Gaoligongshan National Nature Reserve

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Gaoligongshan National Nature Reserve
GNRR
IUCN category V (protected landscape/seascape)
LocationWestern Yunnan, China
Nearest cityBaoshan City
Coordinates24°40′N 98°25′E / 24.66°N 98.42°E / 24.66; 98.42Coordinates: 24°40′N 98°25′E / 24.66°N 98.42°E / 24.66; 98.42
Area4,055.49 km2 (1,565.83 sq mi)
Established1986
Governing bodyYunan Gaoligongshan National Nature Reserve Bureau
World Heritage siteMan and the Biosphere Programme
http://www.glgs.gov.cn/ glgs.gov.cn

The Gaoligongshan National Nature Reserve (GNNR) is a protected area comprising the Gaoligong Mountains and the nearby Nu Jiang Reserve in the western Yunnan Province of China, near the international boundary of Burma. It covers a vast stretch of the junction of Baoshan City, Tengchong and Lushui County, towards the west side of Nu (Salween) River.

It is a nature reserve of China, under the authority of the Chinese Ministry of Forestry. International organizations have also recognized it. It is a class Protected Area of World Wildlife Fund, and World Biosphere Reserve and a part of World Heritage Site of UNESCO.[1]

Geography[edit]

Gaoligongshan National Nature Reserve covers an altitude ranging from Nujiang lowlands (700 m asl) to alpine Gaolingong environment. The reserve runs 9 km from east to west and 135 km from south to north. Out of the total area, 85% is covered by natural forest. The region receives a high average annual rainfall of 100–400 mm. The climate is cool and dry from November to April, and warm and wet between May and October. The uniqueness of the region is that the climatic condition allows a complete transition from temperate to tropical forest that is rare in the world. Wona (3916 m above sea level) is the highest peak in the reserve, and the highest areas are restricted as an inviolate core, where visitors are not allowed. The only exception is along the southern silk road, which is the only access to the highest elevations in the reserve.[2]

The forest is broadly classified under the Sino-Himalayan Temperate Forest and Sino-Himalayan Subtropical Forest. The forest types includes tropical monsoon forest (<1,000 m asl), subtropical broad-leaf forest(1,000–2,600 m asl), temperate (montane) deciduous broad-leaf forest (1,000–3,000 m asl), subalpine coniferous forest (2,700–3,500 m asl), alpine meadow (>3,400 m asl), and alpine tundra. The reserve in addition contains part of the Nujiang Langcang Gorge alpine conifer and mixed forests ecoregion.[3]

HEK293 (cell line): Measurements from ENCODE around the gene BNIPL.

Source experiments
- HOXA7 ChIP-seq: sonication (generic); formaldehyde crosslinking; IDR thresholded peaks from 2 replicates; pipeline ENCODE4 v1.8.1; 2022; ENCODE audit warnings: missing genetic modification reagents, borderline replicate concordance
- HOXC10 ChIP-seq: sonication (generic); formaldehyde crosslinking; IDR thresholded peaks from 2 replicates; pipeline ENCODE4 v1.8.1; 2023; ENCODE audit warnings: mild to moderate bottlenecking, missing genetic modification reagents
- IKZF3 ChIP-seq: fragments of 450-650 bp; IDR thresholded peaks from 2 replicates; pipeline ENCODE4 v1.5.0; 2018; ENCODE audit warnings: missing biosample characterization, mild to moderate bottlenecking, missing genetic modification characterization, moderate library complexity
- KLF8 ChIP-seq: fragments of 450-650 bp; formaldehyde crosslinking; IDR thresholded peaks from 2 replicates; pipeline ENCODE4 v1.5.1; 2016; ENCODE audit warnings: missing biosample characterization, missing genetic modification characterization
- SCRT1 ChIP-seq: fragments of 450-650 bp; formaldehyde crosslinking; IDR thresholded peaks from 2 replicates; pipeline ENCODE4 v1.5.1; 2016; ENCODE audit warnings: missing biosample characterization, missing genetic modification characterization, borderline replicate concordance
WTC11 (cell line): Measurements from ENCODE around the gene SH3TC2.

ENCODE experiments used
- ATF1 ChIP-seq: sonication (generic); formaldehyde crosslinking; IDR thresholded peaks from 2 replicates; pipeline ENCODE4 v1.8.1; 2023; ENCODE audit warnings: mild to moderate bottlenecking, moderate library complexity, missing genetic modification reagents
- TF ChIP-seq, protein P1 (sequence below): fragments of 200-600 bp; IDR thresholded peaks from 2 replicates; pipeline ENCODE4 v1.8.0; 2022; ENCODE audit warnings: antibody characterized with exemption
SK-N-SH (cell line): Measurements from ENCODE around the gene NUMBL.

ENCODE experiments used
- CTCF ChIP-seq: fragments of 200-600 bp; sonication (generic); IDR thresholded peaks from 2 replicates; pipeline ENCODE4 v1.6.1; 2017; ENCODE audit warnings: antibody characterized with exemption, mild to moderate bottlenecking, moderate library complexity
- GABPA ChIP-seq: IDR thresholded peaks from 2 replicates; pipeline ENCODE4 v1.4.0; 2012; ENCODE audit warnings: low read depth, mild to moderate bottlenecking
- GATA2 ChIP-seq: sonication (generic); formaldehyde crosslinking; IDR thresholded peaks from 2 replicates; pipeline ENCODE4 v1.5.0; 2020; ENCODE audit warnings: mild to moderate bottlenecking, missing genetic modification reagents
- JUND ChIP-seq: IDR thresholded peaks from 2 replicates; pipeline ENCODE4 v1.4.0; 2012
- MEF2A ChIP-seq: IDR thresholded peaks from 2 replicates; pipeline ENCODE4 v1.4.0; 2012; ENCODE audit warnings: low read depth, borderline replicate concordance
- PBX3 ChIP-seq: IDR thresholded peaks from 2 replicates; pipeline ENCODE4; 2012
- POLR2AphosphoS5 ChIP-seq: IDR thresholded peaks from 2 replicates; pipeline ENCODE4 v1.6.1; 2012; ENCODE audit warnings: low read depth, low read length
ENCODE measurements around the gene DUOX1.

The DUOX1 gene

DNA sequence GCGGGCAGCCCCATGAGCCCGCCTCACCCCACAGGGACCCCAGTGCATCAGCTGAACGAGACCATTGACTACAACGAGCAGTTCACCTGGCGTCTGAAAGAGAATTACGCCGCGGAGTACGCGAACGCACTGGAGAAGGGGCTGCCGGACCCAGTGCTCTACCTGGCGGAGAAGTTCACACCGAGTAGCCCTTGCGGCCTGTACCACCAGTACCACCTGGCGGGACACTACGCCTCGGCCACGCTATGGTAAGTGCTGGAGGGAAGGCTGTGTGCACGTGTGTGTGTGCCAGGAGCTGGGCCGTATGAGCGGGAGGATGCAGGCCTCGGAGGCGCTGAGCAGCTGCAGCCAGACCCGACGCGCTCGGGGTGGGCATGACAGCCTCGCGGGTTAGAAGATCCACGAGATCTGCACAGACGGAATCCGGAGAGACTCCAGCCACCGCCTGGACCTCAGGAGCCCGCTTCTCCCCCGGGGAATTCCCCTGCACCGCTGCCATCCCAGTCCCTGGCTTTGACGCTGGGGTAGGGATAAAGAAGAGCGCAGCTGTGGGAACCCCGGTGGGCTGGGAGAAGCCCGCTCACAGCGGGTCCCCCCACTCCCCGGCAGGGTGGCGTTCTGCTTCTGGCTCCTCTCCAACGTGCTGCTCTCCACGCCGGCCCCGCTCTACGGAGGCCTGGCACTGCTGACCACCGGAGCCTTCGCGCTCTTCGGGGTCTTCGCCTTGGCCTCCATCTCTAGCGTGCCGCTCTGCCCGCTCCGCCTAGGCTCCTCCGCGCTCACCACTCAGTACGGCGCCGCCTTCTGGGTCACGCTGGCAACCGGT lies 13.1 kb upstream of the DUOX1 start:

Socioeconomic condition[edit]

As an international border the reserve serves as the corridor of immigration and melting pot of ethnics and nationalities. The reserve is a home of about 360, 000 people belonging to 16−20 ethnic minorities. There are approximately 16 nationalities belonging to 109 administrative villages, 19 townships and 5 counties. Han, Dai, Lisu, Hui, Bai, Miao, Yi, Zhuong, Nu, Achong, Jingpo, Wa, de'ang, naxi, Derung and Tibetan form the multicultural population.[2] The major livelihood patterns of these inhabitants are agriculture (especially of cash crops such as sugarcane), household industries such as handicrafts, carpentry and logging. There are local organisations such as the Gaoligongshan Farmers’ Biodiversity and Conservation Association, small tourism organisation in Dayutang, and a women’s association in Manghuang that are promoting alternative livelihoods to save the reserve. Ecotourism has developed into one of the major means of subsistence among the inhabitants. The Chinese Ministry of Forestry has allotted 8,550 hectares for tourism development.[1]

Biodiversity[edit]

The National Nature Reserve with its range of natural forests protects a large number of flora and fauna, and especially the rare and endemic species. According to available statistics, there are 2389 animal types in the reserve, and 82 of them are in the list of nationally important category. Summary can be given as follows:[4]

Wildlife[edit]